Longtime Sebastopol resident Ruth Halleck—“Noni” to her 67 grandchildren and great-grandchildren (and one great great-grandchild)—wanted to ride on a rocket for her 90th birthday, but Richard Branson’s Virgin Galactic project has not kept up with the trajectory of her life.
“I wanted to go into space on my 90th,” the matriarch of the multigenerational Sonoma County family said. “I’m on Richard Branson’s list and I email him from time to time—but his ships keep crashing.”
Since Sir Richard did not step up, Halleck accepted an offer from Santa Rosa Shoes, donned a space suit, and took off in the Apple Blossom Parade on a float created by the iconic shoe store.
The parade went flawlessly, with no crashes or other mid-air mishaps, but the experience was a mild one for a woman who regularly outdoes herself in the birthday celebration department.
For her 85th, Halleck took 150-odd friends and family members to Infineon Raceway to watch her drive a racecar at more than 100 miles per hour.
“I asked how fast the car would go and [was told] 190, but they would only let me go 140,” she said. “I spun out in the mud, but the spinout was the coupe de grace.”
On her 80th birthday, she jumped out of an airplane for the first time.
“I was jealous because George H.W. Bush beat me to it,” Halleck said. “But we had 150 for our party at a pizza parlor and brought in a belly dancer from New York for entertainment.”
But monumental celebrations of her life are not the only high points of her life, as Halleck has literally lived from “horse and buggy days” to seeing men walk on the moon.
Throughout her long life, she has been a model, a pilot, a successful businesswoman, and she was even fired from a department store by Barry Goldwater two decades before he ran for president.
“I graduated from high school at the age of 15,” Halleck said. “When I went to get my Social Security card, I told them I was 16. I went to work at the ribbon counter at Goldwater’s in Phoenix, but when they found out I’d lied about my age, Barry Goldwater called me and personally fired me.”
Halleck was born in Lincoln, Neb. in 1927. Her grandfather owned the first car in Lincoln, a 1912 Ford Touring Car he bought for $700 that he eventually sold for $100,000. Her family moved to Phoenix, Ariz. when her father was diagnosed with cancer.
During WWII, she worked as a dispatcher for civilian planes, where she met a lot of famous people, including Errol Flynn, Gene Autry and she once had dinner with John Payne, known for his role in “Miracle on 34th Street,” among others.
After the war, she married Sebastopol native Ed Doty and they built the house in Sebastopol Halleck lives in to this day. The couple eventually divorced and Doty moved to Hawaii and remarried.
At the age of 42, Halleck began modeling and bought the June Terry School of Modeling in Santa Rosa. Modeling was a natural calling for the 5’10”, trim and classically beautiful Halleck, and she took to it like a fish to water, training generations of young Sonoma County women on the finer points of standing up straight and walking properly.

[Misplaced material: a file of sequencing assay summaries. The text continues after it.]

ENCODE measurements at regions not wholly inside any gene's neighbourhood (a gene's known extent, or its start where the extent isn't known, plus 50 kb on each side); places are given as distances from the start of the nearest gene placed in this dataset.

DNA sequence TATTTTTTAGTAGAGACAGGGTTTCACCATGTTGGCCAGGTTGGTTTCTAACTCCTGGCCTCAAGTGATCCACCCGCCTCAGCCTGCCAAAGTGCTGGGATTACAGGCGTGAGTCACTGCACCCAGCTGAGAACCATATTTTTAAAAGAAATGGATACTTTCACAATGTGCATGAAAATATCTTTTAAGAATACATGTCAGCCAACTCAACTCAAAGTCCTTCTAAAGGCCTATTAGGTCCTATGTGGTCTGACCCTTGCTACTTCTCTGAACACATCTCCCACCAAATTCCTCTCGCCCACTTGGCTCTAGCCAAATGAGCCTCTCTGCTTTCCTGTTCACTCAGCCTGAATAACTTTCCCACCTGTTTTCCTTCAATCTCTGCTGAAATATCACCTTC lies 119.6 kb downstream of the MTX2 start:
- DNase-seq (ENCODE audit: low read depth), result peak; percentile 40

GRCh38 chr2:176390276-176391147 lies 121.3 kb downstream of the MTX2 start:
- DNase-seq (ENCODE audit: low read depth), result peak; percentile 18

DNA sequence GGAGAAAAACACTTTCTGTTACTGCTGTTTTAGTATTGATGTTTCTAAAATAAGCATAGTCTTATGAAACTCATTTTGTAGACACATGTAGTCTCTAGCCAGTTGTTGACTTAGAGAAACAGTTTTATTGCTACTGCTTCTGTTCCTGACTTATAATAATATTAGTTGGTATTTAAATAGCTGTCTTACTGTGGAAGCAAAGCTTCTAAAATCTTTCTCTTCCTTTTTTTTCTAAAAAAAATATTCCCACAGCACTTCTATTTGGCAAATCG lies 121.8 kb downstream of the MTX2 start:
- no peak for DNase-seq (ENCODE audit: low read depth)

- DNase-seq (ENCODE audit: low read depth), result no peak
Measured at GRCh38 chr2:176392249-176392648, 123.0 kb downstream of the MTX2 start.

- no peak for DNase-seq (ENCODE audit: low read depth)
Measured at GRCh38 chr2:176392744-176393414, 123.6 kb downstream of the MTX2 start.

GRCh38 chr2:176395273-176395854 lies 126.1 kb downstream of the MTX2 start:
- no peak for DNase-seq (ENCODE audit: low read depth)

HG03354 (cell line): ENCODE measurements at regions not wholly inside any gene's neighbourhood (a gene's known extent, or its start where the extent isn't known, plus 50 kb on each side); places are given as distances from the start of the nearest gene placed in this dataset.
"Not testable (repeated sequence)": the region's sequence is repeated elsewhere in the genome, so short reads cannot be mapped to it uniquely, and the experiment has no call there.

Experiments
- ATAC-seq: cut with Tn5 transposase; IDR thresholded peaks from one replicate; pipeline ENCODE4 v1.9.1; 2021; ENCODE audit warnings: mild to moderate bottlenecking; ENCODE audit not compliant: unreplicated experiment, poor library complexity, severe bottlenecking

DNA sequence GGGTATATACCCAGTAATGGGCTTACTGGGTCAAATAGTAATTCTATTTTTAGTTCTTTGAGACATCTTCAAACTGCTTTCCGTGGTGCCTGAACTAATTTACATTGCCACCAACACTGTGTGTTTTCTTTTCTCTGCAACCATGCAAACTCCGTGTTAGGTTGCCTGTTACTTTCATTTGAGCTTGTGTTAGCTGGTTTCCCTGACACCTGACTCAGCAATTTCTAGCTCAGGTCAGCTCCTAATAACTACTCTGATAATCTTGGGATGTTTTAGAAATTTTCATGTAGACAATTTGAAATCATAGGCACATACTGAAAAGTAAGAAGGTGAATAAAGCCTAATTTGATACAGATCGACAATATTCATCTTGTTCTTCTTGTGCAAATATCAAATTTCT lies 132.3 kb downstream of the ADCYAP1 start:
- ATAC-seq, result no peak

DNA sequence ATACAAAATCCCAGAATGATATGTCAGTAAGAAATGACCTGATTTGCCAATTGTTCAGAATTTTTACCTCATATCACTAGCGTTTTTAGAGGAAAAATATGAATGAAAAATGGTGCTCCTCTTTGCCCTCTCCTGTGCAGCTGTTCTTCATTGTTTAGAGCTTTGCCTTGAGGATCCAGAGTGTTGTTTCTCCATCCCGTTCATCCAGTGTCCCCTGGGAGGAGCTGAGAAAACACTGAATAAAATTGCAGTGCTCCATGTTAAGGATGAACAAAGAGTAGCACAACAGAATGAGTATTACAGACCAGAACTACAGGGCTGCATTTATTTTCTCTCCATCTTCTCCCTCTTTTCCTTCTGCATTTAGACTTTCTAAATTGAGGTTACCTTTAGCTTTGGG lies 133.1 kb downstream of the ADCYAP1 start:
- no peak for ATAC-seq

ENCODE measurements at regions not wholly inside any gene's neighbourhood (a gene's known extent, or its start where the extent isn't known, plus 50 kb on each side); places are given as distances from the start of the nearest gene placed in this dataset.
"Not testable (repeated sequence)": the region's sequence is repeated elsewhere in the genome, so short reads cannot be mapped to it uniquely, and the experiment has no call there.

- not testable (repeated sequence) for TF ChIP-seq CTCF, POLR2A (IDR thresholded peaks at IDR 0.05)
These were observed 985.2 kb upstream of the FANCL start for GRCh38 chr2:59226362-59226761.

Around that time, she also became a chaperone for the Miss Sonoma County Pageant.
It was there that she met Council on Aging President and CEO Marrianne McBride.
“I met Ruthie in 1976 when I ran for Miss Sonoma County,” McBride said. “I became enamored with her energy and zest for life. She was an older woman at that point who I totally looked up to and admired. She was so beautiful and elegant and someone you could look up to and aspire to be as you aged.”
But that is not Halleck’s only connection to COA. Her granddaughter Alyssa Kutzer is COA’s Director of Development.
“It’s amazing years later to have Alyssa,” McBride said. “I had no idea they were related and when Alyssa told me it just blew me away.”
During her time with Miss Sonoma County, Halleck met then-governor Ronald Reagan through her work with the Miss California Pageant and Big Brothers of Sonoma County, and she also spent time at Bohemian Grove, where she was a popular figure.
“I dated quite a few of them when I was single,” she admitted. “It wasn’t a job, but I was single and modeling.”
Throughout her career, Halleck was in a lot of different businesses. She owned Hap’s Hangar Restaurant at the Sonoma County Airport and Kozy Katz dress shop in Rohnert Park.
“I used to go in early to light the fires in the kitchen, and go to the dress shop after waiting tables,” she said.
She was also an acrobatic tap dancer, has an extensive Barbie collection—she owns the original Barbie doll—and paints eggshells.
“I spent two years making eggs for the ’96 Olympics in Atlanta,” Halleck said. “I made about 700 eggs of varying sizes, but when they found out the licensing fee would have cost $1 million they killed the project.”
But all in all, Halleck has lived a life for which she has no regrets and is humbled by the changes she has seen.
“At 90 years old, I have lived through more changes in the world than most people,” Halleck concluded. “I was born during the horse and buggy days and saw men walk on the moon.”
As to why she has lived as long as she has with as much vigor as she has lived, Halleck does not credit lifestyle or genetics, but something more esoteric.
“The secret to my longevity is God’s will,” she said. “I can’t think of any other reason.”
She has no plans for the 95th or 100th birthday celebrations, but if Richard Branson is listening, it’s time to get that rocket off the ground.
By David Abbott, Associate Editor, Sonoma Seniors Today